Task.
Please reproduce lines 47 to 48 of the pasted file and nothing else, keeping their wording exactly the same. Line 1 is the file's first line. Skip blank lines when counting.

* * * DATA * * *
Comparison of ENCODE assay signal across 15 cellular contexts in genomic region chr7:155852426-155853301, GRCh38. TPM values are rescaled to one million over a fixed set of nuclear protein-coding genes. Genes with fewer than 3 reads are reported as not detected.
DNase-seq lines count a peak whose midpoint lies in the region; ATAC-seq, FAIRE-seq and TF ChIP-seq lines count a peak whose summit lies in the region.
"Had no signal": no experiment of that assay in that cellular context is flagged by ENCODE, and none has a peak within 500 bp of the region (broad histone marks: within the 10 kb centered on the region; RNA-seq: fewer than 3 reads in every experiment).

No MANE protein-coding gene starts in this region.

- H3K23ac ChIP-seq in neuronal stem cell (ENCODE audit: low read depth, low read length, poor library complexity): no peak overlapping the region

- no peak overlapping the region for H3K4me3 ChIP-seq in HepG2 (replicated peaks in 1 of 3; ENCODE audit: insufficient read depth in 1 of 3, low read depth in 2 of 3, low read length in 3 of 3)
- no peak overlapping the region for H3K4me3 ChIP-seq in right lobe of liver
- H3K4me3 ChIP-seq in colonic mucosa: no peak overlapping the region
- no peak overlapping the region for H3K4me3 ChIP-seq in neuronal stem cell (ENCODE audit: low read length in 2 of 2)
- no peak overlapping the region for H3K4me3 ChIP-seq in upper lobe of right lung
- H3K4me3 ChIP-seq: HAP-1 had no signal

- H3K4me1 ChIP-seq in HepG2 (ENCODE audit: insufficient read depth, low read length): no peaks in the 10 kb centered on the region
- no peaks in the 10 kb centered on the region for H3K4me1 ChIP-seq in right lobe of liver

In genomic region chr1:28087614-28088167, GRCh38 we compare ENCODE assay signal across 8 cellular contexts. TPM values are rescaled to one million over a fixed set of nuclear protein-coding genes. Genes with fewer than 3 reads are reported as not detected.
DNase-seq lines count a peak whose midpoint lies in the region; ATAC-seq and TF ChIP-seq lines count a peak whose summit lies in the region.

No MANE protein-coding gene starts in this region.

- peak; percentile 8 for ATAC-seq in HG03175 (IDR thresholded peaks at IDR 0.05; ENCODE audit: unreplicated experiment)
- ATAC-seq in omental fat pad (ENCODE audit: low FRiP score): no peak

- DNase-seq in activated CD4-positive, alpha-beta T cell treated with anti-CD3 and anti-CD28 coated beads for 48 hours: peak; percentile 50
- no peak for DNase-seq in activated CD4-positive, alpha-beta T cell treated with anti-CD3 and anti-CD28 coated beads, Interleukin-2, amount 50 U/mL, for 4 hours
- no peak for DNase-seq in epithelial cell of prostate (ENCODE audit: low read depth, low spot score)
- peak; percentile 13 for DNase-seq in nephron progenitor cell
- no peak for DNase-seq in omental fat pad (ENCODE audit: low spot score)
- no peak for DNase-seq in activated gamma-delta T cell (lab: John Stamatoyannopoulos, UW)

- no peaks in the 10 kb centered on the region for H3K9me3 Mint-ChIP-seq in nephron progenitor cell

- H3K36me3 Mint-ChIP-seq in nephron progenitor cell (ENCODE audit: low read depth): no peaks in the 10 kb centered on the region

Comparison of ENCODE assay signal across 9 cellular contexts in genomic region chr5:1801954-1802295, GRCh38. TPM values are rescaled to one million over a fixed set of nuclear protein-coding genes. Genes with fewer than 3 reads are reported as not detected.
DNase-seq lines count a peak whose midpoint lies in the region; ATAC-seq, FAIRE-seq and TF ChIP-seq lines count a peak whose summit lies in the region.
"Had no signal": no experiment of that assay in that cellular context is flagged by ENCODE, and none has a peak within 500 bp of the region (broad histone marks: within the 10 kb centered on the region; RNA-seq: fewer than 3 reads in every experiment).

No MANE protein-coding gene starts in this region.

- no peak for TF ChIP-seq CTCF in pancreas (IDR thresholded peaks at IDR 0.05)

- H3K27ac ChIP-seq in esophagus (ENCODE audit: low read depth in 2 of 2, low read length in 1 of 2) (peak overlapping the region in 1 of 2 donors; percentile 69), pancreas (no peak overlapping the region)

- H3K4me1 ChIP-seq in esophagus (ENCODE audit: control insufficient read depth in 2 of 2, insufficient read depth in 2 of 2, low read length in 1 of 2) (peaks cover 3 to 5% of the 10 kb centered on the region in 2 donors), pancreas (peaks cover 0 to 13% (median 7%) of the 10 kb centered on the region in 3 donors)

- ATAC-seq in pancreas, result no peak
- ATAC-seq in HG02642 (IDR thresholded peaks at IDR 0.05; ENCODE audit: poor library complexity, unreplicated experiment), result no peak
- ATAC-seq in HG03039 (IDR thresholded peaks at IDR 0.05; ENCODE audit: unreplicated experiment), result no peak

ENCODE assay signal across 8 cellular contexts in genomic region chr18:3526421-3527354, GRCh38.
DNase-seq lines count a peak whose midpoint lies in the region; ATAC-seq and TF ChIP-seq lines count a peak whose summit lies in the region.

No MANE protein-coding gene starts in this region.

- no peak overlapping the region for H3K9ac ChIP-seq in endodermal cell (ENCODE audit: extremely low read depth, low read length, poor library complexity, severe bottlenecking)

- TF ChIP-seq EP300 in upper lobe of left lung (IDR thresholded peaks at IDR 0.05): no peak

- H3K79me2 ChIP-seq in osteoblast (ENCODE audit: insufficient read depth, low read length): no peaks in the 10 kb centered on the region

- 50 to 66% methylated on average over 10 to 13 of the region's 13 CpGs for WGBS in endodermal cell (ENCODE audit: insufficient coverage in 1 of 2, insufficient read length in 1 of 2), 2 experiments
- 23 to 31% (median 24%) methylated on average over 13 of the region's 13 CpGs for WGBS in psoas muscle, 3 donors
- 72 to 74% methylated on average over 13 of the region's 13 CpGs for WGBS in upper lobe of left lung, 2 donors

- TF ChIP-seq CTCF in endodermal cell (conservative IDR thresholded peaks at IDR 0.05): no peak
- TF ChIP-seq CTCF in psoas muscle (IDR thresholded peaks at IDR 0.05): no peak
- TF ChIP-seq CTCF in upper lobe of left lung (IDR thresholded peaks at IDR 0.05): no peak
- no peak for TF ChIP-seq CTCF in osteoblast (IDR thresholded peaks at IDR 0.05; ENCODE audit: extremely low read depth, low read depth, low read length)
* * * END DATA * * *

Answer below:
- TF ChIP-seq CTCF in psoas muscle (IDR thresholded peaks at IDR 0.05): no peak
- TF ChIP-seq CTCF in upper lobe of left lung (IDR thresholded peaks at IDR 0.05): no peak